OpenRefine 2024 Barcamp: Making OpenRefine more useful as exploratory tool

In this session (see Barcamp page), we discussed how crucial data visualization is for research. When you get new data, evaluating its quality and creating visual representations is important. However, doing this in OpenRefine is difficult because the interface lacks good visualization features, and the facets are too small. Currently, the process involves:

  1. Cleaning the data in OpenRefine.
  2. Exporting the data to create visualizations in R or Excel.
  3. Identifying any outliers.
  4. Going back to OpenRefine to address any issues that were identified.
  5. Repeating the process if further inconsistencies are discovered.

While data integrity is a critical aspect, this session focuses on enhancing visualization capabilities in OpenRefine. However, we also recognize a strong interest in improving data integrity validation.

List of Visualization Improvements Identified

Overall Improvements

Several participants expressed the wish to allow Pop Out of the facet to allow for larger visuals

@mack-v suggested it would be beneficial to generate visualizations for reporting, saving, and sharing. The ability to save visualizations would be especially useful as OpenRefine projects are not easily shared. This feature could potentially be developed as a plugin.

Facet History

@jfaurel, @thadguidry, and @ostephens indicated that closing a facet accidentally results in losing it, which is problematic, especially with custom GREL expressions. It would be nice to see the history of created facets.

Data Type Enhancements

Associating a data type to a column or other constraints and being notified of inconsistencies would eliminate the need to create facets for this purpose. @thadguidry indicated this could be implemented using coloring or indicators for data type outliers. See the conversation Exposing datatype statistics in columns.

Basic Stats

@ostephens suggested better statistics on numeric values could be provided as discussed in #2001. The refine-stats extension is incompatible with the latest OpenRefine release and limits results to a pop-up instead of a facet.

Additional resources:

Histogram/Timeline Improvements

Limitations of the number and timeline facets include:

  • Uncontrollable binning
  • Ineffective graphs and sliders due to binning issues
  • Outliers significantly affect binning, making facets useless for "normal" ranges

Most participant expressed better control on boundaries is needed. See #5168 and #3248.

Enhancing Scatterplot Usability

@jfaurel and @ostephens demonstrated how the scatterplot can function as exploratory tools, but it is not very usable. Enhancements could include making it larger, allowing data drill-down, and starting from a blank canvas with selectable variables. Currently, selecting the right pair of columns is difficult when the project has numerous numerical columns.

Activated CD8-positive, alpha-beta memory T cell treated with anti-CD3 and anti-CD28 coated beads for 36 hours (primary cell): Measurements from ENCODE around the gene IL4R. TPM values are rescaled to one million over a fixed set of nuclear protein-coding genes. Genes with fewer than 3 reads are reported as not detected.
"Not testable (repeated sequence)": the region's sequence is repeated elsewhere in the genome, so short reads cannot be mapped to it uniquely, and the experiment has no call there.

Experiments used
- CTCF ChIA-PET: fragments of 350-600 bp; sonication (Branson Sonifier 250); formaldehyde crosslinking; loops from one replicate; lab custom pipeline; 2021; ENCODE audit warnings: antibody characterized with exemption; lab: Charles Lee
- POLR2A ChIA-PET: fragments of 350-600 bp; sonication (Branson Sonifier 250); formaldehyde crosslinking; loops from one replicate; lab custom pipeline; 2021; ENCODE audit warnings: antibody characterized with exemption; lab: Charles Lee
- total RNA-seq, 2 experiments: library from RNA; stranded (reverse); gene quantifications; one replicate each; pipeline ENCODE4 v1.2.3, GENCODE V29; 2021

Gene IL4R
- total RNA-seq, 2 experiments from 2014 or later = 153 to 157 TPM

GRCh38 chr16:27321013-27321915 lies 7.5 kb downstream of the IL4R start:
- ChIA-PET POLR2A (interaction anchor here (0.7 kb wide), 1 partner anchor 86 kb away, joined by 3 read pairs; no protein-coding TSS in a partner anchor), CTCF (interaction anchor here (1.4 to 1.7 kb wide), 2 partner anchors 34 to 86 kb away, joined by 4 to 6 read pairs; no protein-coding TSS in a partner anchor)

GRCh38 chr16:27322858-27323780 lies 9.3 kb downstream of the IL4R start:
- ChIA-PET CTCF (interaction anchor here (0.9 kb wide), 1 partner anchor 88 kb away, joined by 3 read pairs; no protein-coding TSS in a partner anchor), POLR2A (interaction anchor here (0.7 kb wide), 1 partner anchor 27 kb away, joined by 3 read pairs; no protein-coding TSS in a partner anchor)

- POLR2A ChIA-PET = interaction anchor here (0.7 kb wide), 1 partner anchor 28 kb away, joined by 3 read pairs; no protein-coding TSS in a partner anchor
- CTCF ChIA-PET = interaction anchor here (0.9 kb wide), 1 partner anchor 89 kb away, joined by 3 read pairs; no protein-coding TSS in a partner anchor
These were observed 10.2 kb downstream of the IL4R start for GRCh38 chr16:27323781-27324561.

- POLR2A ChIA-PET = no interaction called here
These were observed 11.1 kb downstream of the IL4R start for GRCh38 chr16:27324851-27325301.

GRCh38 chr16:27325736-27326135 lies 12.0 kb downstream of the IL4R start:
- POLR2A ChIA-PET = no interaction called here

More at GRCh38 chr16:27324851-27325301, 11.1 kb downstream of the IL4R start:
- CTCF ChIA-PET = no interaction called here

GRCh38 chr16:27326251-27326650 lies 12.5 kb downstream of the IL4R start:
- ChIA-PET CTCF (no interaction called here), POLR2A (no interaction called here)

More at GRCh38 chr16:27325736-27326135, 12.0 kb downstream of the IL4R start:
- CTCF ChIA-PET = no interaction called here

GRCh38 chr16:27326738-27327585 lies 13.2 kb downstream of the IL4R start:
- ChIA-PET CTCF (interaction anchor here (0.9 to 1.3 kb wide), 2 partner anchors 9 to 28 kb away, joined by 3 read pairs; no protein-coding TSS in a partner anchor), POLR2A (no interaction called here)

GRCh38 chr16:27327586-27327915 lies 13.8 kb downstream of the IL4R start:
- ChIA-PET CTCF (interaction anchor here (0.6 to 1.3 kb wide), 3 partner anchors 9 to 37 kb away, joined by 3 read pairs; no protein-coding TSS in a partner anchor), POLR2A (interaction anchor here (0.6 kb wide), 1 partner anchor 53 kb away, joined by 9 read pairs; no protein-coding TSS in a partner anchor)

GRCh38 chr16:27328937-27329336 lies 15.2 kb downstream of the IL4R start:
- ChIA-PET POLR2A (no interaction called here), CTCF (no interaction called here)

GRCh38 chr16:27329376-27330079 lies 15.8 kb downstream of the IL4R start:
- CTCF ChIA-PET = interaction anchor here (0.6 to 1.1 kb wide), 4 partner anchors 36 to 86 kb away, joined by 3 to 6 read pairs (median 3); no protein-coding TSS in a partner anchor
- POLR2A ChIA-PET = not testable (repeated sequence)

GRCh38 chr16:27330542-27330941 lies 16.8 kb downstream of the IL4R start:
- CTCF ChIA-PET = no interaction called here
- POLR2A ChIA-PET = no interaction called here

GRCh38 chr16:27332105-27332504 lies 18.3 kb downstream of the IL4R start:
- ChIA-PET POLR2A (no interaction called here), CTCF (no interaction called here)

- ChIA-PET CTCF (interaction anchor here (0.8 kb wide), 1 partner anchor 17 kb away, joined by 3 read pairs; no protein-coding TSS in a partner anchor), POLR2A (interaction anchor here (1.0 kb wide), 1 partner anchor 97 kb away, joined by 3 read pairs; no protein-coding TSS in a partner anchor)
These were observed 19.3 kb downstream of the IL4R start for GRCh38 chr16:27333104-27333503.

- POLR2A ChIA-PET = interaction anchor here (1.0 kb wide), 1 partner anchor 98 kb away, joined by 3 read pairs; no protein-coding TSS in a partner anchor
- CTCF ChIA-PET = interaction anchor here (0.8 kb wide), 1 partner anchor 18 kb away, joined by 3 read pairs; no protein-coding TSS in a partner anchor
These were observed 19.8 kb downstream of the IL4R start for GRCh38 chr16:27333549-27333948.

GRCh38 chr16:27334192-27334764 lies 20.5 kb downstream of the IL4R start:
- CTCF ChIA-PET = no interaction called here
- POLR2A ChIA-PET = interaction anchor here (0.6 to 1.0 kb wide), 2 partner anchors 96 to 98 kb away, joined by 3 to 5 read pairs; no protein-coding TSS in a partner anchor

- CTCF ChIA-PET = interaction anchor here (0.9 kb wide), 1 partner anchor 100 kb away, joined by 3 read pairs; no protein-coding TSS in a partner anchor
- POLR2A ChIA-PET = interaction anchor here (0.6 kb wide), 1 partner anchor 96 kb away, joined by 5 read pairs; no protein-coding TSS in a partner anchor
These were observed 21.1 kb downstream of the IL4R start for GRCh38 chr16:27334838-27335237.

Map Facet

@jfaurel reaffirmed that OpenRefine's scope is to clean datasets, not generate maps. It should identify outliers rather than produce publishable maps. Users currently use scatterplots masquerading as maps, which is not optimal. Having a proper map facet will allow to quickly visualize the distribution of long/lat coordinate to identify outlier.

@HannaMeiners suggested interactions with OpenStreetMap, possibly using tools like Leaflet. @martin asked about improving OpenRefine's relationship with the OSM community.

Additional resource: Georefine extension.


During the conversation we also discussed potential solution for implementation.
@ostephens asked what backend and frontend tools support this type of experience?

@thadguidry mentionned visualization, especially for geo-mapping, should live outside OpenRefine (or as an extension). Tools like Apache Superset could be used for analysis if we opened a data API for the data grid. Filtering and narrowing fall under OpenRefine's scope.

Mermaid was suggested as another option. Mermaid is a markdown-inspired diagramming tool, completely browser-based, making integration with web-based software easy. It could be used for rendering and customizing advanced diagrams in OpenRefine and for exporting diagrams for reports or documentation.

Several contributor discussed the option to open OpenRefine API for other tools to access its data

  • @Michael_Markert: Exposing data in OpenRefine via API to directly access the entire "dataframe" or individual columns would eliminate the need for saving, exporting, and re-importing for intermediary step. See #1226 for discussion about exposing the entire grid to external languages (e.g., R).
  • @thadguidry: This idea was discussed early (in 2010) to have a database within OpenRefine's backend but was postponed due to other priorities.